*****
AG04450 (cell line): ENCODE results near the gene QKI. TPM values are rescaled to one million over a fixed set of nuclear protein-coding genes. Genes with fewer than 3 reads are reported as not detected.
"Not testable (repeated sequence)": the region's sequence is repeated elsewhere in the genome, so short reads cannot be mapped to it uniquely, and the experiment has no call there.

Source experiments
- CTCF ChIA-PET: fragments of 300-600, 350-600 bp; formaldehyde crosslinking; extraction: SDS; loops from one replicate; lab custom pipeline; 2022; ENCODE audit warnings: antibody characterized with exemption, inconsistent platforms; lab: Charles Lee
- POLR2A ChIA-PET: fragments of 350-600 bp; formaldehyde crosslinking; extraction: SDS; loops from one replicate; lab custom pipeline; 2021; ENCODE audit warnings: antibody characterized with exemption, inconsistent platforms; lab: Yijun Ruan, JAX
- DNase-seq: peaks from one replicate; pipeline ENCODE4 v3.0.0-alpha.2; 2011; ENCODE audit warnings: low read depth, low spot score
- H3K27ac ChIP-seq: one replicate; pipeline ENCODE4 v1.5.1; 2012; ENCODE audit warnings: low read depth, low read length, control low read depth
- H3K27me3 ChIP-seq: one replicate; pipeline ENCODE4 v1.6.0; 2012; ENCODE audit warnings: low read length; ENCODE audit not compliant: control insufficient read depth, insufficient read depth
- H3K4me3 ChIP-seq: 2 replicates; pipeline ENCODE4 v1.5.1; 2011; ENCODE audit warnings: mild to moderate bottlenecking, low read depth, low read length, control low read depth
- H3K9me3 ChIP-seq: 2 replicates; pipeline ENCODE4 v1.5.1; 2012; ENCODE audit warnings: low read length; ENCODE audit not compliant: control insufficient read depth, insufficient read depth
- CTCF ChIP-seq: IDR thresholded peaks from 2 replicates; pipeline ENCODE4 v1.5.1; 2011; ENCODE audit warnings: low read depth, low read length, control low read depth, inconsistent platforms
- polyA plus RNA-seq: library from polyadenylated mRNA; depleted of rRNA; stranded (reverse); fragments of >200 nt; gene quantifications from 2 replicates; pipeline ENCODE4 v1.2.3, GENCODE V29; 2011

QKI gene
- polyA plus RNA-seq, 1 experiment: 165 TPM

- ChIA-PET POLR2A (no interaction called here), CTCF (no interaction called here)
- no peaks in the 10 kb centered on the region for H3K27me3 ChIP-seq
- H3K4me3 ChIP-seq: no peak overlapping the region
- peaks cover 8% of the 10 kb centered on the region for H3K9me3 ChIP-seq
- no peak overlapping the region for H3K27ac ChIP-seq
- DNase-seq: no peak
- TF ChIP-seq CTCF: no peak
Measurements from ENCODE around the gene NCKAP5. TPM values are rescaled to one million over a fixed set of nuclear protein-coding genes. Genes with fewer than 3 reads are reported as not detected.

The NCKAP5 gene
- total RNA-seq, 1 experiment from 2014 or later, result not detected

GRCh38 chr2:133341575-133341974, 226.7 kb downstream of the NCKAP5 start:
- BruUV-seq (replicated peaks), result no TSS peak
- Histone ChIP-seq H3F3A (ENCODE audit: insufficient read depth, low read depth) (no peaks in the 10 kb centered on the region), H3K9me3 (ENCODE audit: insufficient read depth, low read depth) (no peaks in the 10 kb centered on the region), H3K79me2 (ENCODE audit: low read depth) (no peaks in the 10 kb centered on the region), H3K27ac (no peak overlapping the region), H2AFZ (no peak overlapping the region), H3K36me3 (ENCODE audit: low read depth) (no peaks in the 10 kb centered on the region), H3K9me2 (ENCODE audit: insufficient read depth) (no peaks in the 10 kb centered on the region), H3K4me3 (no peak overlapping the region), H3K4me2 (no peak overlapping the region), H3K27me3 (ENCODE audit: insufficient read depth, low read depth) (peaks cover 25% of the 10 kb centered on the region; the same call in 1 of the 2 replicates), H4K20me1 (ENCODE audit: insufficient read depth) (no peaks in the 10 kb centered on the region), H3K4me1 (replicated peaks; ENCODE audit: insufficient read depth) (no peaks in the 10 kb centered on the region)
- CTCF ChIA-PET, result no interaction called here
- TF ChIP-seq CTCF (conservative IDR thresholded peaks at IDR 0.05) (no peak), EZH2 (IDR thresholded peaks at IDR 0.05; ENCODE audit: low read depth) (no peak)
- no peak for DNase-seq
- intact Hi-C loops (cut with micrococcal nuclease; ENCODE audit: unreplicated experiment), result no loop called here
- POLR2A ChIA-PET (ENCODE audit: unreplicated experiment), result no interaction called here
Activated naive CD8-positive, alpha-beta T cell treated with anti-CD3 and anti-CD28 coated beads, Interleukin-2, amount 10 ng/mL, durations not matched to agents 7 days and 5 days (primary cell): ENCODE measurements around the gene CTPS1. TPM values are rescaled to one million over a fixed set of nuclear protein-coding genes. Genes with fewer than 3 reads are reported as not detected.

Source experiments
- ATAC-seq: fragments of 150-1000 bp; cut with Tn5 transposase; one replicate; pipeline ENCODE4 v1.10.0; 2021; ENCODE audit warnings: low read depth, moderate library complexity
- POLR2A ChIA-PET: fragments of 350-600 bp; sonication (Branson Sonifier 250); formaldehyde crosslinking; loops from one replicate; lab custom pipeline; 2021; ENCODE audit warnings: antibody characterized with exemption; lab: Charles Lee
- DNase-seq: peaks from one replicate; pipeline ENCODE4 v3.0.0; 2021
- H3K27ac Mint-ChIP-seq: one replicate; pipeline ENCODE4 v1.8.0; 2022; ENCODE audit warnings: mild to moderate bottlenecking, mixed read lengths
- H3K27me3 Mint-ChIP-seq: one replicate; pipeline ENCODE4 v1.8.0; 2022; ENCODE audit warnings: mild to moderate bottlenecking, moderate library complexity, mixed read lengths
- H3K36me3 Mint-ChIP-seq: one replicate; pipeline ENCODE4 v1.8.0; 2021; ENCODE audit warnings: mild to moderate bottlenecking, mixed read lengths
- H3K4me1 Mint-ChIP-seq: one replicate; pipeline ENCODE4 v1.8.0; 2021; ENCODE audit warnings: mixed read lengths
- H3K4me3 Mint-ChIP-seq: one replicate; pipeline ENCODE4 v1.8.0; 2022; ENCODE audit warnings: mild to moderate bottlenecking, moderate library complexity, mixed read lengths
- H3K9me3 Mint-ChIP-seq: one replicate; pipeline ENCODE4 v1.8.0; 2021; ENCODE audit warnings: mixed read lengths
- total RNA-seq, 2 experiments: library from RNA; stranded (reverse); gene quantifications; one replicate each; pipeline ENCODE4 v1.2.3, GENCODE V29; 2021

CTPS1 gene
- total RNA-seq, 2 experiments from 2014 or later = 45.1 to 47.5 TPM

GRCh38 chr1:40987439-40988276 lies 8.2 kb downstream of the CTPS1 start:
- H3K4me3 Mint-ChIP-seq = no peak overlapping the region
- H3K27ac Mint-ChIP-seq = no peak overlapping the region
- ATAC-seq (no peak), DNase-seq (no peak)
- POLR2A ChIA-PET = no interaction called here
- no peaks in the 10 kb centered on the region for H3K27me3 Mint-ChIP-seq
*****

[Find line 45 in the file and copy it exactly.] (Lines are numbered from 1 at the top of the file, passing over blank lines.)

CTPS1 gene